Introduction to this series on flying a drone in Japan
In this initial post I will outline who can fly a drone and where in Japan. The general principle in Japan is that anyone can fly a drone anywhere - as long as the location is not one that needs permission. The reality is that the places you want to film almost certainly are ones that require permission so I will outline what kinds of permissions are required and where to apply to.
In part 2 I will focus on drone flights in restricted areas and the permissions required, such as around airports in Japan.
In part 3 I will outline the drone equipment (DJI Inspire 2 with the Zenmuse X5s camera, with the Cendence Controller) we have and give some practical tips for operators specific to our setup on a commercial shoot, as well as generally pointers for flying in Japan.
Filming with a drone in Japan part 1 - who can fly and where
Generally, anyone can fly a drone in Japan anywhere - as long as the location is not one that requires permission, the flight is no higher than 150m, is during daylight hours, and the drone is within sight of the operator. However, the reality is that, as far as I am aware from my experience flying drones in Japan, locations that don’t require permission are essentially along some rivers and the sea.
There are basically two levels of permission that need to be checked:
On a national level, check whether the flight is over a restricted area.
On a local level, check if the land is private or public. If the land is private then you will need permission from the landowner. If the land is public then you will need to check with the local authority whether there are any local regulations on in force for that location.
1. Check for flight permissions at the national level
The first thing to do if you are going to fly a drone in Japan is to check this flight zone map on the DJI site: https://www.dji.com/nz/flysafe/geo-map
Make sure you have the boxed checked next to the red circle denoting the Densely Populated Areas. These densely populated areas require permission to fly from the Ministry of Land, Infrastructure, Transport and Tourism. Applications can be made online from this site https://www.dips.mlit.go.jp/portal/, although it is all in Japanese. If the application is successful it takes about 10 working days.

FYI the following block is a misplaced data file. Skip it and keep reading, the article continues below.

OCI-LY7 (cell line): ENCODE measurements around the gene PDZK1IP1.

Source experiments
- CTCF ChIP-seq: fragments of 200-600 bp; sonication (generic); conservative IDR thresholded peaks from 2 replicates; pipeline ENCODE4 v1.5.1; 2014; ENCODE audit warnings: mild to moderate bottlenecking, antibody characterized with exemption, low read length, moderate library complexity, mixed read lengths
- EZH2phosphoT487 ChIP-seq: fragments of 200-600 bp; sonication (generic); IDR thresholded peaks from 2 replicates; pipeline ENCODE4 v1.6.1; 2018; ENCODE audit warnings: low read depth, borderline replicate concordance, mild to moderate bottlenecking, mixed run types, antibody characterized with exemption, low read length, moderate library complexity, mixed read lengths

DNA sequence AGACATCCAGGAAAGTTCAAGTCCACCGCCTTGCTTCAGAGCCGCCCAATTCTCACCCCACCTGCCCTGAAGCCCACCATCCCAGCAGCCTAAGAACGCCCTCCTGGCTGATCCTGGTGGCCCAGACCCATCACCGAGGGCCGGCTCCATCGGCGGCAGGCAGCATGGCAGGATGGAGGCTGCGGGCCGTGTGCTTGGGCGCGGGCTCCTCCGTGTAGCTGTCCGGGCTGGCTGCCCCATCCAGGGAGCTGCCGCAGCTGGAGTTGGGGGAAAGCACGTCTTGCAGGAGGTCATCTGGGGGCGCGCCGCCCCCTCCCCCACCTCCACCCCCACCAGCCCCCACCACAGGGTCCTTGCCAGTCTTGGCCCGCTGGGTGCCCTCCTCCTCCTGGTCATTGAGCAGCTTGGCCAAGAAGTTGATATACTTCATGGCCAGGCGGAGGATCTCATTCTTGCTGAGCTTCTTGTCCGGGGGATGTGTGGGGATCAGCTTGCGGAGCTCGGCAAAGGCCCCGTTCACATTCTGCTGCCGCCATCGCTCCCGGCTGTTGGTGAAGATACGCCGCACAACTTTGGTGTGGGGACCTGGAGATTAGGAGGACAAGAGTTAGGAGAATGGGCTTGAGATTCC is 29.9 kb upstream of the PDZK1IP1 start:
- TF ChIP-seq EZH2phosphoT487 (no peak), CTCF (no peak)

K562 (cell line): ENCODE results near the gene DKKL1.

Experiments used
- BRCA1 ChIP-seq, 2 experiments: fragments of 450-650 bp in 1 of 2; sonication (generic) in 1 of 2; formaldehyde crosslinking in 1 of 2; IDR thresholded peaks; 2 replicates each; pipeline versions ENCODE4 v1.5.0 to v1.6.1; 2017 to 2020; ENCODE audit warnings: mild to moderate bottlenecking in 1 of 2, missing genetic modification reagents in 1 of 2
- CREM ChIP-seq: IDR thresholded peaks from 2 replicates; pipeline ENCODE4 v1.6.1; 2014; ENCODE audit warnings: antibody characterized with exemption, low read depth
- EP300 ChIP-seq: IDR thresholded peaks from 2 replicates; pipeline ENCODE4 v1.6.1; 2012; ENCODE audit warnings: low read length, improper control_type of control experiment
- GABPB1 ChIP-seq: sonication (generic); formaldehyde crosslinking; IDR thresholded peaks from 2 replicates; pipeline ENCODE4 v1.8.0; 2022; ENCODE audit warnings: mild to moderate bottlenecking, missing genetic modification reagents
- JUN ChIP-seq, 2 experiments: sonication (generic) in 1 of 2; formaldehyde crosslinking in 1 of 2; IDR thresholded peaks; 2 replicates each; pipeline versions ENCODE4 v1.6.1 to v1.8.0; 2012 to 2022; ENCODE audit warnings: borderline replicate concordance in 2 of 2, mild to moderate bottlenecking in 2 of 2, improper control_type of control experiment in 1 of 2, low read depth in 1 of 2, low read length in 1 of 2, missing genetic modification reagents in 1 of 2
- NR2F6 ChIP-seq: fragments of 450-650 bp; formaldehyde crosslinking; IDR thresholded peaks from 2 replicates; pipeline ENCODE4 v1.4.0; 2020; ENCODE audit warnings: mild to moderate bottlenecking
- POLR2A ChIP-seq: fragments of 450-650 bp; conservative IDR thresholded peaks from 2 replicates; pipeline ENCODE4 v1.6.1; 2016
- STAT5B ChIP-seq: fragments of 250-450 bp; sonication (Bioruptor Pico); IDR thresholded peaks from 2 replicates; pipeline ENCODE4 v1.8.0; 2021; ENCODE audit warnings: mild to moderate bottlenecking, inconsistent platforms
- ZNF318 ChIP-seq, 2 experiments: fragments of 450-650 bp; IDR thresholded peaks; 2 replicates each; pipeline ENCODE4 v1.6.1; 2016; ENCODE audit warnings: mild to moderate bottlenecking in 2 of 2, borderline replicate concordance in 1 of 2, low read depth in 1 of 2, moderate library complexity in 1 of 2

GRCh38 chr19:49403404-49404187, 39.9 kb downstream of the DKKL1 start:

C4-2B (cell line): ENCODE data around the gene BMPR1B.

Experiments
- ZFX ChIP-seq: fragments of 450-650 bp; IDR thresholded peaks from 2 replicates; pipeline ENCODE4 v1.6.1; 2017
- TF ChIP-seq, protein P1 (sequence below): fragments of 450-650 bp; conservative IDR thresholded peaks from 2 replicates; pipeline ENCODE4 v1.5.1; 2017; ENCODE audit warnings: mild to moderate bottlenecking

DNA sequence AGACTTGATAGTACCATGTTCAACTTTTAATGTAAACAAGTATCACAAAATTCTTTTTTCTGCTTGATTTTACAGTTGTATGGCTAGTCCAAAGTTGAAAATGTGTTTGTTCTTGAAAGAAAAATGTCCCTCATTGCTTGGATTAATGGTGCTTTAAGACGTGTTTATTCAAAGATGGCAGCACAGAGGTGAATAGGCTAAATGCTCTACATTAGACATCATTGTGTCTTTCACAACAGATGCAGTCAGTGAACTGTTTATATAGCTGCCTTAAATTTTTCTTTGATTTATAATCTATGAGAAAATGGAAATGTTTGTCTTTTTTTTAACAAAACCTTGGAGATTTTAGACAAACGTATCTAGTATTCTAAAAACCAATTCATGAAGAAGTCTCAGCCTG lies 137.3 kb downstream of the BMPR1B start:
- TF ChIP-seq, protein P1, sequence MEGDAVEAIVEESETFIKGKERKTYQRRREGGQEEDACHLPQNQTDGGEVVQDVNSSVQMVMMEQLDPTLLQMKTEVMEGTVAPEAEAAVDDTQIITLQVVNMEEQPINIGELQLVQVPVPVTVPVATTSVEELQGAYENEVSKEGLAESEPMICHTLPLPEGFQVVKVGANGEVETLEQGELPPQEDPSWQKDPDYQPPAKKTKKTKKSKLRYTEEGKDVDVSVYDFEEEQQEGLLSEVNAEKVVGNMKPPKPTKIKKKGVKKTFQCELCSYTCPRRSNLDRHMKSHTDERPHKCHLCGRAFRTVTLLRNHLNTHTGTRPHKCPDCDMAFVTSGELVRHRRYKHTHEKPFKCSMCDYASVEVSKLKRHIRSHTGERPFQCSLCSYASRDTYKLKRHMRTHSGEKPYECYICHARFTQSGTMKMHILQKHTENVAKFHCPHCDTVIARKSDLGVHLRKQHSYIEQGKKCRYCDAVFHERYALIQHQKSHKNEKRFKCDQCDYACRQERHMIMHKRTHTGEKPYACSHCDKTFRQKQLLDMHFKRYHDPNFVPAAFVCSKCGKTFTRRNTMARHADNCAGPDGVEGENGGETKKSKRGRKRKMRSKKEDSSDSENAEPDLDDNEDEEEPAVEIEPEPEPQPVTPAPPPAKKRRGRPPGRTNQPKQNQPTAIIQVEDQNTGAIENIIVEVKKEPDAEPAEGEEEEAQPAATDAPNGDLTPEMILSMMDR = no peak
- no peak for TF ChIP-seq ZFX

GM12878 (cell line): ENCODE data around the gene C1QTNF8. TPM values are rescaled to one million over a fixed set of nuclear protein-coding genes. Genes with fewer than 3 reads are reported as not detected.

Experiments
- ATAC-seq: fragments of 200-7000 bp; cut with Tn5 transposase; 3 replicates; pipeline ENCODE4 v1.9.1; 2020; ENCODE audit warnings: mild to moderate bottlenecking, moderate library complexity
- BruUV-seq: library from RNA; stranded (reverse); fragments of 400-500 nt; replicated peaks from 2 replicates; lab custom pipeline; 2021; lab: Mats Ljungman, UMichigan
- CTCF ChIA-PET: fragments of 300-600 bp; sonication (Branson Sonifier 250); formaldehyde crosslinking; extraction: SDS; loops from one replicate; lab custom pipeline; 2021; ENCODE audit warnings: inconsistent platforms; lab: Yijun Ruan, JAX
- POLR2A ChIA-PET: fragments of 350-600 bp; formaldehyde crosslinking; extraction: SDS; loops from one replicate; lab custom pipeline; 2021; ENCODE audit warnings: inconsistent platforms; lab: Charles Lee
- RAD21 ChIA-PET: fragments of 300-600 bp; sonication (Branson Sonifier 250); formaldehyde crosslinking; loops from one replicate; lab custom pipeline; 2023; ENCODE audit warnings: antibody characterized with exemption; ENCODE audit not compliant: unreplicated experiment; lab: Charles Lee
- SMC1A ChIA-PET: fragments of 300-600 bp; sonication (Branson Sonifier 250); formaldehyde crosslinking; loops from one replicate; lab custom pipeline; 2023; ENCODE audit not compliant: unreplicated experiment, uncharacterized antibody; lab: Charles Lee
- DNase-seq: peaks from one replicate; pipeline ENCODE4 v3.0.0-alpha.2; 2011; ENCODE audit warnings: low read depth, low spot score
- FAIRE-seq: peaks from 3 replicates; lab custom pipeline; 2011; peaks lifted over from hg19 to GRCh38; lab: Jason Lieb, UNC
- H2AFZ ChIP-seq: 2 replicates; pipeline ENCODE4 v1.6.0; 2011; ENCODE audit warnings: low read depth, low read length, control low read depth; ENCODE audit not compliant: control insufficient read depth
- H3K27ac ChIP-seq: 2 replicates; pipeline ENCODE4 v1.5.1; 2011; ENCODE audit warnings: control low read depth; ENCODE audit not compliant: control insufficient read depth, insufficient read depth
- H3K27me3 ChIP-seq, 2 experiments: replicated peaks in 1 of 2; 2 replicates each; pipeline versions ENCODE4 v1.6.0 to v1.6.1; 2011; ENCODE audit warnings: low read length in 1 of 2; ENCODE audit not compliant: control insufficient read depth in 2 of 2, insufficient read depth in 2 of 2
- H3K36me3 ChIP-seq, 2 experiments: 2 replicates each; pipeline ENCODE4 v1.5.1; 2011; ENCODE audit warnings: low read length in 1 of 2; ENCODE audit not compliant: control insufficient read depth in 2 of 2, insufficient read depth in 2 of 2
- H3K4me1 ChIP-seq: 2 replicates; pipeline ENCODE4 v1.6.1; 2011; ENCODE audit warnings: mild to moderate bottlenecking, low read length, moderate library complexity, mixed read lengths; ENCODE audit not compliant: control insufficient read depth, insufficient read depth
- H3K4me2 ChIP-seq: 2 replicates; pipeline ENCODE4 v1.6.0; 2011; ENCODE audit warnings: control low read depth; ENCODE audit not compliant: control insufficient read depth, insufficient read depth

A couple points to note when applying for drone flight permission
permission is only for the specific drone and person (or persons). There is no general permission available to fly drones in Japan. So, for example, if you lose/change your drone you will need to apply for a new permit.
permits for specific date and time, and a general country-wide permit (全国包括飛行許可) are available but the amount of paperwork and cost is about the same for both so I recommend the countrywide permit.
even if permits are given, they will be for flights under 150m, during daylight hours, and within the sight of the operator. Permission for flights outside of these boundaries will be difficult.
2. Check for flight permissions at the local level
If the flight is within a red densely populated area then, once you have the permit from the Ministry or, if it is outside the area, you then need to get permission from the landowner. Incidentally, most local authorities have banned drones in parks.
So, for example, as we have a country-wide permit, we have flown drones within downtown Tokyo, restricted to flights over land we have permission to fly over. The problem that often arises is that filming a building often requires getting some distance away from the building, but this would require a flight over the neighboring building which would require permission from that owner. Although not legally necessary, as a courtesy, we notify the police if we will be flying in downtown Tokyo.
I have outlined the basic checks and permissions necessary to fly and drone in Japan - in the next part, based on our experience, I will explain the steps needed to fly drone in restricted areas such as near airports in Japan.